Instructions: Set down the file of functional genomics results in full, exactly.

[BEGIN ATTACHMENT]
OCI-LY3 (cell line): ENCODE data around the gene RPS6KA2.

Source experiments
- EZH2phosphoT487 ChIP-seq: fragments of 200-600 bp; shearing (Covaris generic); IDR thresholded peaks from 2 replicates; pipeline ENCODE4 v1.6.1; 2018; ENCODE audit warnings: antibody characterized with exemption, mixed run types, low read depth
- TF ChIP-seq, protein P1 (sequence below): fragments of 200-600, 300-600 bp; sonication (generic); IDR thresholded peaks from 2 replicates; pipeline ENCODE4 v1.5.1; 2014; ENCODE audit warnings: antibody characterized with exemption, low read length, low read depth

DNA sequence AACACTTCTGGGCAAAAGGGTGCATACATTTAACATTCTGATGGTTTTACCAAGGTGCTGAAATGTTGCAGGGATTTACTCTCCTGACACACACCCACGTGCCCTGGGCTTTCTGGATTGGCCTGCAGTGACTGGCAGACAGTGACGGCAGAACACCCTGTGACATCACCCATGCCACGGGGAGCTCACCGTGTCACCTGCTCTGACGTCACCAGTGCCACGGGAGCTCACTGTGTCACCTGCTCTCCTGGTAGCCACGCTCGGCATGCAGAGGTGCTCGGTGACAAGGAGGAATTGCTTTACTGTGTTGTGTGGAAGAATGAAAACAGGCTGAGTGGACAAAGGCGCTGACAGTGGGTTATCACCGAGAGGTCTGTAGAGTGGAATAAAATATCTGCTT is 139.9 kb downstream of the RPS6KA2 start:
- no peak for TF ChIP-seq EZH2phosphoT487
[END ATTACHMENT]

OCI-LY3 (cell line): ENCODE data around the gene RPS6KA2.

Source experiments
- EZH2phosphoT487 ChIP-seq: fragments of 200-600 bp; shearing (Covaris generic); IDR thresholded peaks from 2 replicates; pipeline ENCODE4 v1.6.1; 2018; ENCODE audit warnings: antibody characterized with exemption, mixed run types, low read depth
- TF ChIP-seq, protein P1 (sequence below): fragments of 200-600, 300-600 bp; sonication (generic); IDR thresholded peaks from 2 replicates; pipeline ENCODE4 v1.5.1; 2014; ENCODE audit warnings: antibody characterized with exemption, low read length, low read depth

DNA sequence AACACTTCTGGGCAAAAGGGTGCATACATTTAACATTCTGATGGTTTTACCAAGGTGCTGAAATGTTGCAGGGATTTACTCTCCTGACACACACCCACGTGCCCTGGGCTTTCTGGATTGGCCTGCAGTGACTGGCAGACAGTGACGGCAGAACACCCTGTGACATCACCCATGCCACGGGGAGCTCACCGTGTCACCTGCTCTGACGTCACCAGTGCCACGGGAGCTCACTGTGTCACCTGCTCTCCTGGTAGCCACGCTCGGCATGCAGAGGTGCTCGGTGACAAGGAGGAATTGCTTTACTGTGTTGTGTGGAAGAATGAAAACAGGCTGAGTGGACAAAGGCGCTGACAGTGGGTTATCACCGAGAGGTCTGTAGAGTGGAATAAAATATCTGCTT is 139.9 kb downstream of the RPS6KA2 start:
- no peak for TF ChIP-seq EZH2phosphoT487